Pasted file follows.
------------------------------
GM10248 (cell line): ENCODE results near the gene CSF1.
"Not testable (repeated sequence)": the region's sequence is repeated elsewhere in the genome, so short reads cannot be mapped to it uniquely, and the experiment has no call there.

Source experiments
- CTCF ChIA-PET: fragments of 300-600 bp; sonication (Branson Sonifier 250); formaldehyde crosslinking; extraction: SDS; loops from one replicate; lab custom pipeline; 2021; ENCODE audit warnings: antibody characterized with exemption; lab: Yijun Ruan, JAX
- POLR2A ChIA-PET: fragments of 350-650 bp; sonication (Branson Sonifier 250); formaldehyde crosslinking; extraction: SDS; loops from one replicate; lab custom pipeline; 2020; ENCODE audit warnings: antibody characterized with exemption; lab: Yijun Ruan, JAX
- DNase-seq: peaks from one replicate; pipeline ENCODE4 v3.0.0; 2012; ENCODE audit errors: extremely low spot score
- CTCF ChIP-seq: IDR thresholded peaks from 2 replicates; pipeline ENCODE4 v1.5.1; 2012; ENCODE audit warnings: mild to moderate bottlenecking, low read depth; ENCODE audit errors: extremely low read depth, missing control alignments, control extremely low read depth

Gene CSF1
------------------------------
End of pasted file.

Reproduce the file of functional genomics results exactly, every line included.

GM10248 (cell line): ENCODE results near the gene CSF1.
"Not testable (repeated sequence)": the region's sequence is repeated elsewhere in the genome, so short reads cannot be mapped to it uniquely, and the experiment has no call there.

Source experiments
- CTCF ChIA-PET: fragments of 300-600 bp; sonication (Branson Sonifier 250); formaldehyde crosslinking; extraction: SDS; loops from one replicate; lab custom pipeline; 2021; ENCODE audit warnings: antibody characterized with exemption; lab: Yijun Ruan, JAX
- POLR2A ChIA-PET: fragments of 350-650 bp; sonication (Branson Sonifier 250); formaldehyde crosslinking; extraction: SDS; loops from one replicate; lab custom pipeline; 2020; ENCODE audit warnings: antibody characterized with exemption; lab: Yijun Ruan, JAX
- DNase-seq: peaks from one replicate; pipeline ENCODE4 v3.0.0; 2012; ENCODE audit errors: extremely low spot score
- CTCF ChIP-seq: IDR thresholded peaks from 2 replicates; pipeline ENCODE4 v1.5.1; 2012; ENCODE audit warnings: mild to moderate bottlenecking, low read depth; ENCODE audit errors: extremely low read depth, missing control alignments, control extremely low read depth

Gene CSF1